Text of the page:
Groups organised in the European Network Against Arms Trade (ENAAT) strongly oppose any moves to amend the current EU arms embargo on Syria as proposed by the United Kingdom.
A proposal to do so, to enable military equipment to be sent to anti-Assad groups, will most likely be presented to the Council of the European Union by the UK on Thursday 31 January.
Syria is already awash with weaponry. Any further weaponry would most likely prolong the conflict and reduce the chances of a peaceful outcome. The anti-Assad groups are largely an unknown quantity, consisting of many different groups, including those of a highly sectarian nature. Supplying arms to any group will increase future instability.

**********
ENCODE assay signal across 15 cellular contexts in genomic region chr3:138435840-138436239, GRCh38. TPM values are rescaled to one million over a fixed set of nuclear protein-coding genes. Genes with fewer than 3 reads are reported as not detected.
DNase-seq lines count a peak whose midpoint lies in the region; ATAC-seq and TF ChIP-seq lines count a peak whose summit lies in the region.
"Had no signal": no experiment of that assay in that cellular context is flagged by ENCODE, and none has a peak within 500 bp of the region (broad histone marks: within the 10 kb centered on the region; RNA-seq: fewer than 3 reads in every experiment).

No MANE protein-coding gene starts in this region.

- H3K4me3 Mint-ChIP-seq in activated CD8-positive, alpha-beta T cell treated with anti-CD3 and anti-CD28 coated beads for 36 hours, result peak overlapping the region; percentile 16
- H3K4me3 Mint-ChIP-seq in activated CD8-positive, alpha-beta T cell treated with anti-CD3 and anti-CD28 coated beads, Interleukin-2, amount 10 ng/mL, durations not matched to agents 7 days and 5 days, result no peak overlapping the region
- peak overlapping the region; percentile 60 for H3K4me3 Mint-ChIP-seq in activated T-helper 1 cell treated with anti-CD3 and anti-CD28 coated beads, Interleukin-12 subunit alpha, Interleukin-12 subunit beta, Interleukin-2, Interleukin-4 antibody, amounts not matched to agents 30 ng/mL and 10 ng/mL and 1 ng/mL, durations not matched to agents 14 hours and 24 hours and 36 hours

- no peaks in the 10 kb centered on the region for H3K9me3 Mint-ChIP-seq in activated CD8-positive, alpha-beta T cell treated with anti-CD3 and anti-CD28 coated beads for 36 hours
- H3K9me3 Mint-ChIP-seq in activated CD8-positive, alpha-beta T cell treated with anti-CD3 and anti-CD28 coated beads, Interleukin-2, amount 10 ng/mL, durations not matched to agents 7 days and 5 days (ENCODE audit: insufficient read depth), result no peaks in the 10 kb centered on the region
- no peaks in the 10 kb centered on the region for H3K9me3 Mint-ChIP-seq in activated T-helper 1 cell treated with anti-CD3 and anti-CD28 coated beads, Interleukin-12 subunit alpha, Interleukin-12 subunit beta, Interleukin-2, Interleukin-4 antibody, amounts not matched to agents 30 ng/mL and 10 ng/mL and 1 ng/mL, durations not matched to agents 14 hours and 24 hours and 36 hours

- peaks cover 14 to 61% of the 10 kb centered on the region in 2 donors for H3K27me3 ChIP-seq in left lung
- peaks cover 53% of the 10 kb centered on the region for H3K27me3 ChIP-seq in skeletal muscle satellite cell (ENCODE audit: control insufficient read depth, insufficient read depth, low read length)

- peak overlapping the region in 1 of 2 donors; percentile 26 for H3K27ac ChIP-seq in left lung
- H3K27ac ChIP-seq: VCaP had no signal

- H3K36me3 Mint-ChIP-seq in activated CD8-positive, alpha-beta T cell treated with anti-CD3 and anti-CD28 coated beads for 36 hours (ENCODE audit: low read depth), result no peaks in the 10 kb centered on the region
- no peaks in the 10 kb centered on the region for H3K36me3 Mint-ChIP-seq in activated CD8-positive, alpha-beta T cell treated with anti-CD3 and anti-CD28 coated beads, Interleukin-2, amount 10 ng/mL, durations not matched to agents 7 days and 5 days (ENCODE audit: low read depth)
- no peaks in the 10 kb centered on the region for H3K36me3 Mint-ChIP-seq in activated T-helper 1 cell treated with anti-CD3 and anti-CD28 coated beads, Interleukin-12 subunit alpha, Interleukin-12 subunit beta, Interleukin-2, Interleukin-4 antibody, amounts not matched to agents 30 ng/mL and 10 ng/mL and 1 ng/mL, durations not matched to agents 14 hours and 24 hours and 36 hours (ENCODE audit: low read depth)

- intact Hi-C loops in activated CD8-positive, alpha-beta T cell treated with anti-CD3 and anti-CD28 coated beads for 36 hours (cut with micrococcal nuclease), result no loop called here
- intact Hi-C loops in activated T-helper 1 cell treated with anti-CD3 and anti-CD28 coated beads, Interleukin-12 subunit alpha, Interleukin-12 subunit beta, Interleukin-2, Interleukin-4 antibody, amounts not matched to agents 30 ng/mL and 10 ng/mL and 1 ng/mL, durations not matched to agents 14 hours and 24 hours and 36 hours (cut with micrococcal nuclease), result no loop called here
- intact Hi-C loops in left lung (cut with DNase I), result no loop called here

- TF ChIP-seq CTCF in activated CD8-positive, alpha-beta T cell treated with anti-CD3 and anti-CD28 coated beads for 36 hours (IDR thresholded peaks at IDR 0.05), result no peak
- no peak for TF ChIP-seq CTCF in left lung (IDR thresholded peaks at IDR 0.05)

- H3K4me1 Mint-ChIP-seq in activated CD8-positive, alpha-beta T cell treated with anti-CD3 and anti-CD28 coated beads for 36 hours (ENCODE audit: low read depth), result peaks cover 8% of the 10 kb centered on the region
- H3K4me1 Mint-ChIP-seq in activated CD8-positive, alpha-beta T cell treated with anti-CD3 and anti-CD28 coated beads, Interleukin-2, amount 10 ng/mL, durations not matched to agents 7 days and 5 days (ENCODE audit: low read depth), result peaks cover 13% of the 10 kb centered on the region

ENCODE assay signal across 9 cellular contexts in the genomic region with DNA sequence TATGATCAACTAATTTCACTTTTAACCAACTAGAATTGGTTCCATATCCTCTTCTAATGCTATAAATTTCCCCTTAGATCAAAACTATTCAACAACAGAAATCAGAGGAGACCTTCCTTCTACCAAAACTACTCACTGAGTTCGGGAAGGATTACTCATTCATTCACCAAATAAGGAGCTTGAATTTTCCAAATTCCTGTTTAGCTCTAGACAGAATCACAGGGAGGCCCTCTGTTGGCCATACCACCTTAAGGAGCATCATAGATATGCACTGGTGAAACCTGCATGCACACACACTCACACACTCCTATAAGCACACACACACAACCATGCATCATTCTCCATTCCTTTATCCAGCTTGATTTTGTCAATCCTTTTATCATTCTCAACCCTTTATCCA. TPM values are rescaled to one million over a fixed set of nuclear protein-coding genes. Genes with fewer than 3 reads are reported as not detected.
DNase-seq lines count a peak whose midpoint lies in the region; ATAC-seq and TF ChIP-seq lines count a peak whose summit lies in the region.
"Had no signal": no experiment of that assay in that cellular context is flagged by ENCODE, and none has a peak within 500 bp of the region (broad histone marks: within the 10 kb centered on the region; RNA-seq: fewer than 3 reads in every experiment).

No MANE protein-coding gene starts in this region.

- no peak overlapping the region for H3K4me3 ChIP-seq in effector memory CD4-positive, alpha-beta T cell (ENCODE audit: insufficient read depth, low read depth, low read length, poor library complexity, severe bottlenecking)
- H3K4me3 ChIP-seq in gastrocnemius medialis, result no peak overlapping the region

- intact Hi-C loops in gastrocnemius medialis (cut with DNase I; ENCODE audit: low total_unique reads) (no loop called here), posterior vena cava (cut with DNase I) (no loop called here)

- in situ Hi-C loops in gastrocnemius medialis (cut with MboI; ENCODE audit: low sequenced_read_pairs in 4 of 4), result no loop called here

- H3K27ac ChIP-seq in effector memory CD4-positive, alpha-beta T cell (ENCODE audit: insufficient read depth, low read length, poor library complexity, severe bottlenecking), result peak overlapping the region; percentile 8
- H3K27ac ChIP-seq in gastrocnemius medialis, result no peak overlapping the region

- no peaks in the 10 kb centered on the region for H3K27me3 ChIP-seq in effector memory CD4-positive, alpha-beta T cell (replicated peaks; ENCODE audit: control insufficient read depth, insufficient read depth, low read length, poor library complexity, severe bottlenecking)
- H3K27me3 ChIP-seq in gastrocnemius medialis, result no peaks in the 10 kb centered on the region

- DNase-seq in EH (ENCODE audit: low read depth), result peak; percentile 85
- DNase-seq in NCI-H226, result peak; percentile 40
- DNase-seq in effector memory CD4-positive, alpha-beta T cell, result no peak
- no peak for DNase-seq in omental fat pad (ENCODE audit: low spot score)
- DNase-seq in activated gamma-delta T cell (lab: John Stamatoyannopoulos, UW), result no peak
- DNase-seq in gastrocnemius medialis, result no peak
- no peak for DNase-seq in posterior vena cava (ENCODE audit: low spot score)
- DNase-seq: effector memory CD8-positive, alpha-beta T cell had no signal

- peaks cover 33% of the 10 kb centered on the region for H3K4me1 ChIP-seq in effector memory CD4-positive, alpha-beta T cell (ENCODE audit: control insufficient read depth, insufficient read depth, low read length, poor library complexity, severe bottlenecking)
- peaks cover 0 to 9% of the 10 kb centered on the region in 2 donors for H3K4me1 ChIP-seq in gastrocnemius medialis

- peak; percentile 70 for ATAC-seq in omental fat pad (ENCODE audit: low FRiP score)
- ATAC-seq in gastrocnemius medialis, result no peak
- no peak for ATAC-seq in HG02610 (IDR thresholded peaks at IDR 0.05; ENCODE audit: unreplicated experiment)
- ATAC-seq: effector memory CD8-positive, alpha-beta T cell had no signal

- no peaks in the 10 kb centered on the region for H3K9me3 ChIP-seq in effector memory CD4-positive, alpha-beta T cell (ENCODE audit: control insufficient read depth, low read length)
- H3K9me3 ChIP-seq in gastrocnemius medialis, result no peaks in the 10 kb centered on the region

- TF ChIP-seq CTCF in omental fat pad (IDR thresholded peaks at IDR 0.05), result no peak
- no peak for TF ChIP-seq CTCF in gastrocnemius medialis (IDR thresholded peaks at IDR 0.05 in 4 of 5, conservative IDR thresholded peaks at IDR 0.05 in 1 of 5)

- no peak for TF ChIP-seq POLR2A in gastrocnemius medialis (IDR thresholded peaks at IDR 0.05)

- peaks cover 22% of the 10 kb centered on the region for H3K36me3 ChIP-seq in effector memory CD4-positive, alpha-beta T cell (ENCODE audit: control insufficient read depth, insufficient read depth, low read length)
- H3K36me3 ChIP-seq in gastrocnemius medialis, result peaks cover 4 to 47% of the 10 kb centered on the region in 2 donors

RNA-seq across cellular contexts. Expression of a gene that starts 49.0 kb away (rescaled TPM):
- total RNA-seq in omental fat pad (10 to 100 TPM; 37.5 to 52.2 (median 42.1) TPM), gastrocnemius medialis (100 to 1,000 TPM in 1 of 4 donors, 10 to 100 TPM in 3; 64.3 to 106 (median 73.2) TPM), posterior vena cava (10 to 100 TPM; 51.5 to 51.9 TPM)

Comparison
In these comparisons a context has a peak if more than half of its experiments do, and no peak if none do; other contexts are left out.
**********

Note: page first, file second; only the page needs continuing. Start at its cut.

Moreover, sending more arms to the region will have long-term consequences, as arms do not go away after the conflict but might turn up with other groups in Syria or surrounding countries, as demonstrated by the Libyan arms now being used in Mali.
Instead of easing the arms embargo the EU should place pressure on Russia and other supplier countries to stop supplying weapons to the Syrian government, and ensure no weaponry supplied to third countries, such as Saudi Arabia, is sent on to any faction within Syria.
Aktion Aufschrei: Stoppt den Waffenhandel, Germany - Christine Hoffmann
Bremen foundation for arms conversion and peace research, Germany – Andrea Kolling
Campaign Against Arms Trade, UK – Kaye Stearman, media co-ordinator
Campagne tegen Wapenhandel, The Netherlands – Wendela de Vries, co-ordinator
Centre d'Estudis per a la Pau JM Delàs, Spain – Jordi Calvo Rufanges
Gruppe Schweiz ohne Armee (GSoA) / Groupe pour une Suisse sans armée (GSsA) - Adi Feller
Norwegian Peace Association – Hannah Eline Ander, co-ordinator
Rete Italiana per il Disarmo (Italian Disarmament Network) – Francesco Vignarca, co-ordinator
Swedish Peace and Arbitration Society – Anna Ek, president
Vredesaktie Belgium – Roel Stynen